Preview of the Abu Dhabi Grand Prix
Sebastian Vettel cruised to victory in India to extend his lead in the Drivers’ Championship and although Fernando Alonso battled to a damage-limiting second place, the Spaniard was left bemoaning Red Bull’s resurgence back to the summit of Formula One. However, twelve months ago in Abu Dhabi, Vettel failed to even complete the first lap after he suffered a puncture. As Formula One returns to the Yas Marina, it serves as a reminder that the Championship could still be turned on its head.
So what should you expect this weekend?
Track and Conditions
The circuits three sectors clearly separate high-speed corners from the straights from the low-speed turns. The first sector opens up with a medium speed corner before heading into the only really fast corners at Turns 2 and 3 which should be flat-out in qualifying although the drivers need to be more careful with race fuel loads on board.
Sector 2, by comparison comprises the two straights, separated by a left-right chicane. The first straight is the longest currently on the calendar and, preceded by a hairpin bend, in theory an ideal overtaking opportunity. The problem is that the hairpin is itself preceded by a chicane – a compromise accommodating Ferrari World which hems in the run-off at the hairpin and which impacts on the straights viability for overtaking as it strings drivers out.
The final sector is dominated by low-speed, second-gear corners with large run-off areas. Technically challenging, and calling for more down force, the drivers wind their way around the edge of the harbour before spilling out under the colour-changing architectural wonder that is the Yas Marina hotel.
The climate in Abu Dhabi at this time of year tends to be hot and sunny but the teams are faced with the unique challenge of the race finishing after dusk with track temperatures falling accordingly. More of the same is expected this year although their might be some quite gusty breezes to deal with too.
Suspension tends towards a soft set-up to help ride the kerbs, particularly at the chicane separating the straights and through the final sector, although a slightly stiffer set-up can reap rewards through the chicanes where a sharp change of direction is beneficial. The final sector dictates the downforce set-up, with good traction and stability under braking desired through the tight turns. However, sufficient front wing to dial out understeer at Turn 2 is also required.
Turns 5, 8 and 11 have high braking demands but although temperatures need to be monitored, they are sufficiently spaced apart to give the brakes some respite.
Last year’s race saw no less than six different strategies adopted by the ten points scorers. Variations on two-stops was the norm although Mark Webber made a tactical switch to three to leapfrog Felipe Massa, only taking the prime tyre for the final lap. However, more notable may be Paul di Resta who stopped just the once as Force India tried to cover the possibility of a safety car mixing up the race. He failed to finish higher than he probably would have done on a two-stopper but it shows that the one-stop was almost as competitive. Therefore, with this year’s tyres generally lasting longer, one-stops seem more probable, especially further down the order.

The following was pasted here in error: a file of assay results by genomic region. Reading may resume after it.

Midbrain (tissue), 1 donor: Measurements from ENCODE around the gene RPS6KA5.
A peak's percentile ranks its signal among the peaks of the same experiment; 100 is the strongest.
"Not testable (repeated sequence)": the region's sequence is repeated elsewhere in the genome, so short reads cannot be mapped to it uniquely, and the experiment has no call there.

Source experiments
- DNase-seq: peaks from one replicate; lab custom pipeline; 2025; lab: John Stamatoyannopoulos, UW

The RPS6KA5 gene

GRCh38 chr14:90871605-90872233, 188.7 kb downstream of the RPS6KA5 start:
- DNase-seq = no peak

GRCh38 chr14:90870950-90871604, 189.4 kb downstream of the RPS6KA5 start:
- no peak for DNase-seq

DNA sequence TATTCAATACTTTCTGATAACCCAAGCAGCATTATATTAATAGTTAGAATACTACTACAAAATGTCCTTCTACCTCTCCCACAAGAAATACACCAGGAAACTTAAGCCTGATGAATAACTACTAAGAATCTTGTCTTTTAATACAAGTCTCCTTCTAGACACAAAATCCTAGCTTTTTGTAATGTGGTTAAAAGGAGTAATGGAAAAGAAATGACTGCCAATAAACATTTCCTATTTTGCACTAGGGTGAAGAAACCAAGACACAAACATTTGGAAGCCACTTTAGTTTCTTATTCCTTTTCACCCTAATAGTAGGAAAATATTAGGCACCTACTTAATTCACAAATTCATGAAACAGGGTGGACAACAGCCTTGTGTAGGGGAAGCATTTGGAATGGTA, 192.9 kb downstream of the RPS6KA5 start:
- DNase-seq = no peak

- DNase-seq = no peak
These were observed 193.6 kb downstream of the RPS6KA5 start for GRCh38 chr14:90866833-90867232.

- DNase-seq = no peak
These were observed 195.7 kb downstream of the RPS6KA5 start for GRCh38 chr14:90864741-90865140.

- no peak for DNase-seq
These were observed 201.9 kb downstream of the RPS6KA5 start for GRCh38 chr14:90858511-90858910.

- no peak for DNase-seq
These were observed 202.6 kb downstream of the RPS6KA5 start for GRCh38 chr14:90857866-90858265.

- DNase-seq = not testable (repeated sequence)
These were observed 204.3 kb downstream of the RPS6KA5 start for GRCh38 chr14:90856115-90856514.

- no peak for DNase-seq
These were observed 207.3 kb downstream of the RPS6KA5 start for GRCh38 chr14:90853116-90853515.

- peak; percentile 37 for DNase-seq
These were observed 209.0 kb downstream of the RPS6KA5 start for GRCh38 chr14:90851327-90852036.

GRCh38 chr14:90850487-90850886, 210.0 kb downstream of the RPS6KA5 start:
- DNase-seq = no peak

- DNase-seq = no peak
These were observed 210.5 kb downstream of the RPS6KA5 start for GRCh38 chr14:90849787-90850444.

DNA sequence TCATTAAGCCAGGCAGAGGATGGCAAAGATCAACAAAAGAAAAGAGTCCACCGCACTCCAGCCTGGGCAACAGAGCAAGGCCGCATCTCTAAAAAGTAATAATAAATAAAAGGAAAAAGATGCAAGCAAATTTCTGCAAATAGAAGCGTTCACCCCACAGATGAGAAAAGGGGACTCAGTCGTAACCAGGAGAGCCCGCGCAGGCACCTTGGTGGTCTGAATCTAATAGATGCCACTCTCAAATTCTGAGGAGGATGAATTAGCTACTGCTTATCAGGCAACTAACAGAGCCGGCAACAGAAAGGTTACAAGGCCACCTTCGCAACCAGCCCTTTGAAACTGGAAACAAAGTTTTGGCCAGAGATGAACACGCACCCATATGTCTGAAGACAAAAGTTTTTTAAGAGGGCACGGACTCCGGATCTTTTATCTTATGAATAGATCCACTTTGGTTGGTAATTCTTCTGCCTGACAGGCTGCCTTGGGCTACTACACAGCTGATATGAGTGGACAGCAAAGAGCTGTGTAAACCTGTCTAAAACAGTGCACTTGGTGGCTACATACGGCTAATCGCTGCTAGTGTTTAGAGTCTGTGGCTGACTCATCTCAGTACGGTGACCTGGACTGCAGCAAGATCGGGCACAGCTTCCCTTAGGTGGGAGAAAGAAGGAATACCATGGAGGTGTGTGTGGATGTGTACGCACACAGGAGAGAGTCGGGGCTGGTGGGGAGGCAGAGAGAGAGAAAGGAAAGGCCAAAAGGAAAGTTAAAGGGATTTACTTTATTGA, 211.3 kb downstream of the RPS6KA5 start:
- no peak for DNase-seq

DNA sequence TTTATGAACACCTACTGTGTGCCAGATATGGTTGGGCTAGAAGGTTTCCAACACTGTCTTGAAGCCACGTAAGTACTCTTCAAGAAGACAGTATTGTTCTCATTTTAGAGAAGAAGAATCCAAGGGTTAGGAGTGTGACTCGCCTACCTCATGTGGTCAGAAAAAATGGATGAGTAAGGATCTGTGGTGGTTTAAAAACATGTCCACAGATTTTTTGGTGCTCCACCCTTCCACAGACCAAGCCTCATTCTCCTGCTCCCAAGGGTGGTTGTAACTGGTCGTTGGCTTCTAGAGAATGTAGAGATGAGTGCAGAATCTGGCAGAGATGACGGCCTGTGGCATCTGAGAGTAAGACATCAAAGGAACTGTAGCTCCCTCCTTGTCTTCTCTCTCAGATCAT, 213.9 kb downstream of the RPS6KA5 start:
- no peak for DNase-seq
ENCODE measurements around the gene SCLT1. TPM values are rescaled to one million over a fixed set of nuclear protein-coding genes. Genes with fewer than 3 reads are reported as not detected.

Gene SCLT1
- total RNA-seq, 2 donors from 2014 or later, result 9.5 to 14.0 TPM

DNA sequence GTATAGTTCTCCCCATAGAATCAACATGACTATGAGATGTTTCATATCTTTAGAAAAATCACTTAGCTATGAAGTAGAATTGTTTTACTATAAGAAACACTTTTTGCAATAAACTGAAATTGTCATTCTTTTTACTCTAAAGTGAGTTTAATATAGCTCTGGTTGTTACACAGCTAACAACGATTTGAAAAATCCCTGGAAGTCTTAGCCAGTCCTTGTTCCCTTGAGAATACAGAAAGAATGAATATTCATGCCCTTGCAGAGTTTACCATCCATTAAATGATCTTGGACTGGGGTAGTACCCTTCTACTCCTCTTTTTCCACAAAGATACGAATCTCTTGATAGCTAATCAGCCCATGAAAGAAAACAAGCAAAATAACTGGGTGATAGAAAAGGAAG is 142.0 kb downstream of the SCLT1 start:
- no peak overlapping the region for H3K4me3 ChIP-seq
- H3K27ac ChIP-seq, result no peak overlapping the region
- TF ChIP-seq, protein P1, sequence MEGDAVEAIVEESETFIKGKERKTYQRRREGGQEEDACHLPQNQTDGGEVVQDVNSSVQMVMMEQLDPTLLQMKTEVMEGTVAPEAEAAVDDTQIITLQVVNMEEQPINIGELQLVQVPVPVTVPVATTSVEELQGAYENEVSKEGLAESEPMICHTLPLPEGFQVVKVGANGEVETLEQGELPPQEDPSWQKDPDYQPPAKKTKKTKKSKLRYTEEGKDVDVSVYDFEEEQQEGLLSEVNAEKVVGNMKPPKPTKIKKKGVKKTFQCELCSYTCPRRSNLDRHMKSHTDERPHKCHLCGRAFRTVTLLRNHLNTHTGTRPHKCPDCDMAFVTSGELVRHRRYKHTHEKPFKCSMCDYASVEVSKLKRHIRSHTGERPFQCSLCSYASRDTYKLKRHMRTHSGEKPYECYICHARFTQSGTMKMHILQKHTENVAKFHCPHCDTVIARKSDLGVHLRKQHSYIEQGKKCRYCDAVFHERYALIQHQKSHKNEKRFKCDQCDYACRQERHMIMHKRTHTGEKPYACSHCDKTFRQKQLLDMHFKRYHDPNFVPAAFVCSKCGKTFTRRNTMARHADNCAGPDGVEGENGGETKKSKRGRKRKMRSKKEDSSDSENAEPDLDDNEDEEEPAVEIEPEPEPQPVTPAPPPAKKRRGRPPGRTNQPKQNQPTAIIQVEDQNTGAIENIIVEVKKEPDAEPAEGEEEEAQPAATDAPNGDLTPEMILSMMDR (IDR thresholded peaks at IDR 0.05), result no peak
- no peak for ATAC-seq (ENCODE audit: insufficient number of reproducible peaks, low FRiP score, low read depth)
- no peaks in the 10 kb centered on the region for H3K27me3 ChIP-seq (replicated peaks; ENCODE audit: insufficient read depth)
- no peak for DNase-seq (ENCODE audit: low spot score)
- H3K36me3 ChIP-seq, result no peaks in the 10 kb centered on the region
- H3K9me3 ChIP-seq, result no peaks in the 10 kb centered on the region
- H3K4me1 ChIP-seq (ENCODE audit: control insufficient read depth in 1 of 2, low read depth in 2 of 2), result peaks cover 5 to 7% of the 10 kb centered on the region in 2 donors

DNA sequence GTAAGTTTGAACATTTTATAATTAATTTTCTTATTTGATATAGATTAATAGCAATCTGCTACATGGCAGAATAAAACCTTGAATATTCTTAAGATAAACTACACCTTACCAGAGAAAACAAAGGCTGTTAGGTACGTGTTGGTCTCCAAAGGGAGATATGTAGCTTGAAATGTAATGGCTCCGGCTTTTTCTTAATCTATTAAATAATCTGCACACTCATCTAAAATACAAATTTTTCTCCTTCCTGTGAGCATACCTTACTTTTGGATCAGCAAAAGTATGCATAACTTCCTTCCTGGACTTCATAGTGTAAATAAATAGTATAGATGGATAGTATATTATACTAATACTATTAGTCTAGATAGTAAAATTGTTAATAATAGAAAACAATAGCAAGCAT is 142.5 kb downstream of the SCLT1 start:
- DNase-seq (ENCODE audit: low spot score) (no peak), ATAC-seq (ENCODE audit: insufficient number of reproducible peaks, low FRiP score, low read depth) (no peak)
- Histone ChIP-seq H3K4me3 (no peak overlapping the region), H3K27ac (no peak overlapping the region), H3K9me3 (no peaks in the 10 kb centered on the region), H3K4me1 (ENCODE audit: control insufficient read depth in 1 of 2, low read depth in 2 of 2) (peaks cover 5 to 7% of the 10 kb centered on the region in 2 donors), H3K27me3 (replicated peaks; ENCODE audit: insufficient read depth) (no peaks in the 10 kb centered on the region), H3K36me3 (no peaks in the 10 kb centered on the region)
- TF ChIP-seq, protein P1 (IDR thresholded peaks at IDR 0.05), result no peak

Of course, some flexibility will have to be allowed in the event of the safety car being deployed but that has only happened once in the previous three races. Indeed, the Yas Marina features the lowest number of retirements due to accidents on the calendar – just 2.9% of starters.
2010 saw the World Drivers’ Championship go down to the final race with four drivers still in with a chance of clinching it. Sebastian Vettel, third in the standings, led away from fourth-placed Lewis Hamilton but Championship leader, Fernando Alonso was still set for the title even after slipping back to fourth at the start. However, everything changed when Mark Webber made an early pit stop and, as Alonso’s nearest title challenger, Ferrari opted to cover his stop. By lap 18, Alonso, trailed by Webber, had caught up with the Renault of Vitaly Petrov but still three places away from the points needed. By the time the chequered flag was shown, Alonso was still frustratedly staring at the rear of the Renault. Vettel was champion.
Ones To Watch
In it’s three years on the calendar, Abu Dhabi has been dominated by Sebastian Vettel and Lewis Hamilton. Whether it be pole position, taking the victory or suffering an unusual failure – a first lap tyre failure for Vettel last year and a rare brake failure for Hamilton the year before, when both promised to runaway with the win. It would be hard to bet against one of the two to shine again.
McLaren, however, have their eye on a milestone – a record 56th consecutive points finish. Of course, these things are a lot easier now that points go down to tenth place…
Note on Timing
Over the weekend, daylight saving ends in those parts of the USA, Canada and the Caribbean observing it. If you’re wondering why the race hasn’t started yet, you’ve probably not adjusted your clocks accordingly on Sunday morning.
Food for Thought
Who do you think will win in Abu Dhabi? Will the Yas Marina finally produce a race worthy of the majestic facilities?
Circuit Profile – Yas Marina Circuit
2011 Abu Dhabi Grand Prix – Hamilton Takes the Spoils in Abu Dhabi
Photos: Vodafone McLaren Mercedes, Sauber Motorsport AG, Mercedes AMG Petronas, Sauber Motorsport AG